For nearly 30 chapters, the prophet Jeremiah had written dire warnings to the people of Israel: keep behaving as you are, he said, and there will be serious consequences. Of course, nobody wanted to listen to him, and so, here, in the 32nd chapter, Jeremiah’s message comes to the people of Israel, and us, as the Babylonians are laying their ramps upon the walls of the city. The consequences of the people’s unfaithful behavior will be a 70 year occupation by one of the most brutal occupying forces in history.
Israel had hoped that Egypt, a sworn and mortal enemy of the Babylonians, would intervene, but alas, Egypt elected to stay out of the conflict.
So on the eve of destruction, so to speak, Jeremiah writes this story. A story about God telling him to buy a worthless piece of property from his cousin. Israel is about to be occupied by a ruthless military force for 3 generations, and God is telling Jeremiah to go out and buy some worthless land.
This story is both history and metaphor: we know that freedom and life were restored to the people of Israel, that they emerged from the occupation to conduct their lives, their business, their worship as faithful children of God. Jeremiah’s deeds, one sealed in a jar, and the other his story preserved in scripture, tell us that even as God’s punishment was at hand, God was making plans to restore Israel’s freedom, making plans to restore Israel’s relationship with God.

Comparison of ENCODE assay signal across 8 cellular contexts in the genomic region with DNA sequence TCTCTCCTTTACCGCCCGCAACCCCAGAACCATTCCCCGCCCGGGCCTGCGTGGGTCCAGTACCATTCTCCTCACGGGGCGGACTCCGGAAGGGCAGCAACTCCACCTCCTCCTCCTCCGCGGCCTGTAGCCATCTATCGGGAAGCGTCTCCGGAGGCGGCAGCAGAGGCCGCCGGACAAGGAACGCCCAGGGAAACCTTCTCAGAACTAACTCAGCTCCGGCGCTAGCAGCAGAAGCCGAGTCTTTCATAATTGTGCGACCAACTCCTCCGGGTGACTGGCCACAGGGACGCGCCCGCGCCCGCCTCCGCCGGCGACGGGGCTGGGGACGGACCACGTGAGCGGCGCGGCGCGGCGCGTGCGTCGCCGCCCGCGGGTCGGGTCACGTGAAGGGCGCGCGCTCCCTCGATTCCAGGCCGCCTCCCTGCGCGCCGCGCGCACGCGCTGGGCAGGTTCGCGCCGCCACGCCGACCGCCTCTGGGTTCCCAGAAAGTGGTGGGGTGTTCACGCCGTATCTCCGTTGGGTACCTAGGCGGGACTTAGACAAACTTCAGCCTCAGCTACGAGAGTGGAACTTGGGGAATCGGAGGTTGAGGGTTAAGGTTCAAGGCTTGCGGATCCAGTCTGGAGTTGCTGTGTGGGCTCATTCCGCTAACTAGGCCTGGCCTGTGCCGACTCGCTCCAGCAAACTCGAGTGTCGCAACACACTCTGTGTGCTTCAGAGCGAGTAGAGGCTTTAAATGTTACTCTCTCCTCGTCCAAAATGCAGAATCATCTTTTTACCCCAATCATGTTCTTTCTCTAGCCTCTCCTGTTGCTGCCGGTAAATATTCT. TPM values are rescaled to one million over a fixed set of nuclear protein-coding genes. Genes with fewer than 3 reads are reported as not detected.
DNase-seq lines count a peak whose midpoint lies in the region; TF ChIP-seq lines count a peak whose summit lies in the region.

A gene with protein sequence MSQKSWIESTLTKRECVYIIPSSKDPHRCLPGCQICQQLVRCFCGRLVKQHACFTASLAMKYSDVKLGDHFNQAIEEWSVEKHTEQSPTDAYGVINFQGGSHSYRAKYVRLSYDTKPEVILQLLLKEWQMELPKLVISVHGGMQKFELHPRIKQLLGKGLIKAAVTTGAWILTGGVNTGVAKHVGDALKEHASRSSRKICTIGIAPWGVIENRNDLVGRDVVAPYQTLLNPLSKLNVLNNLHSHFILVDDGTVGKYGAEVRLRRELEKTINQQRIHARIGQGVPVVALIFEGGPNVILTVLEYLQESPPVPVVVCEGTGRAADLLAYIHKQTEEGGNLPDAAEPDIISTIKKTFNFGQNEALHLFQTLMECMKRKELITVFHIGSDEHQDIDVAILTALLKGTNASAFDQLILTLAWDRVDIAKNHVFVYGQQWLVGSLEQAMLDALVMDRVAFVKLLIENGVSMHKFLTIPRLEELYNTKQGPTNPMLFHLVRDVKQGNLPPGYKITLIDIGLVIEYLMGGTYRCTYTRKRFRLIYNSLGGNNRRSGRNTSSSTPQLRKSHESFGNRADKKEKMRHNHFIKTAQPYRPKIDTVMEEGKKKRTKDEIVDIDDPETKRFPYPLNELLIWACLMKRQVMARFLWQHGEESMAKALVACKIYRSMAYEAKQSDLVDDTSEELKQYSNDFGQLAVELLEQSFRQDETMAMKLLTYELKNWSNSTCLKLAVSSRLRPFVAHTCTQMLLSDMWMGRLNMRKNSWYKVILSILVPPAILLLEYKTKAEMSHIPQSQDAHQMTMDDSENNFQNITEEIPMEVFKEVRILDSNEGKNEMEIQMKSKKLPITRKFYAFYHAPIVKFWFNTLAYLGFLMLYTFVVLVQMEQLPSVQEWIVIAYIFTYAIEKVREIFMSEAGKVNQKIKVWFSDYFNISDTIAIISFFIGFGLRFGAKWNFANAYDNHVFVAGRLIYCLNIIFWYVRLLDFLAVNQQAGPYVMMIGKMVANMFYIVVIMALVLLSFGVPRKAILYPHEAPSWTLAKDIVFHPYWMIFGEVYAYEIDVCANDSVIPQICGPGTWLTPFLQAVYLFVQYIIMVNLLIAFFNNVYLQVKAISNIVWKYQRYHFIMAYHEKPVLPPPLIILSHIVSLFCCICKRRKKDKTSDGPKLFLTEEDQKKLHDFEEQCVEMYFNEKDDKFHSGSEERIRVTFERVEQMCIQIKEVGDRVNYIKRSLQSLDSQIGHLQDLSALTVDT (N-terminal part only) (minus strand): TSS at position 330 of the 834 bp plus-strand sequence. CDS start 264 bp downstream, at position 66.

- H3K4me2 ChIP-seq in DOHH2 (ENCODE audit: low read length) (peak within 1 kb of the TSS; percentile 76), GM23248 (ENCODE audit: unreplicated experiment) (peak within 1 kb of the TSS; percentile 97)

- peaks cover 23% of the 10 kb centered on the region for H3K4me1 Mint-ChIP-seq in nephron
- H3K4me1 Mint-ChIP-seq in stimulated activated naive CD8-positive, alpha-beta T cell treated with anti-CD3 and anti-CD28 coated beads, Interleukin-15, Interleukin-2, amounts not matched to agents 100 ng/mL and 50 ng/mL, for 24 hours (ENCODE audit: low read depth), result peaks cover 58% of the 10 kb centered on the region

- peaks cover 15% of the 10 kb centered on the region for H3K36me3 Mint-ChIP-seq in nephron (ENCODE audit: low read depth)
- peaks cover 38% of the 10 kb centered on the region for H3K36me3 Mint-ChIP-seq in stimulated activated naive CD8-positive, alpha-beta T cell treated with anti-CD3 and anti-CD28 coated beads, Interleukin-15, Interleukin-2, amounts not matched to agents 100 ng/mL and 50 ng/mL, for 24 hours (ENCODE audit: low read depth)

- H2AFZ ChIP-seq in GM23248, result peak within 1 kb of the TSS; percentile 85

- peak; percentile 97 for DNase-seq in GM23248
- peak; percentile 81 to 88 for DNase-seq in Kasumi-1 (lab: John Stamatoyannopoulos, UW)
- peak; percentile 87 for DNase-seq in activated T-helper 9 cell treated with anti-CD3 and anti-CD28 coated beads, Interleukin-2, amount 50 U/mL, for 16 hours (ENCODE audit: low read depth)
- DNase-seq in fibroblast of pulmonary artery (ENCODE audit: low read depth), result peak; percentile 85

This scripture stands as a reminder that even as God changed the way God responds to unfaithful behavior, there are spiritual consequences to the way we live our lives.
We have Jeremiah’s prophetic voice, and some historical evidence that God indeed lifted the Babylonian occupation, and that commerce, community life, and faith life continued when the behavior of the children of God changed for the good.
There is still the possibility that we, that any of God’s children might fall into temptation and be trapped by the senseless and harmful desires that plunge people into ruin and destruction. Other scripture reminds us that the love of money is a root of all kinds of evil, and in the world’s eagerness to be rich, some have wandered away from the faith and pierced themselves with many pains. I can’t help but think of the large number of lottery winners, who, after years of playing and wishing and pursuing a big win, get one. And then promptly lose it all in squandered spending or ill-advised purchases. Too many lottery winners find themselves worse off than they were before they won.
Money in and of itself is not evil. Having money, even having a lot of it, isn’t inherently evil. It’s the love of money, the pursuit of riches to the exclusion of the faith life that is evil. And there are spiritual consequences for those who choose that path.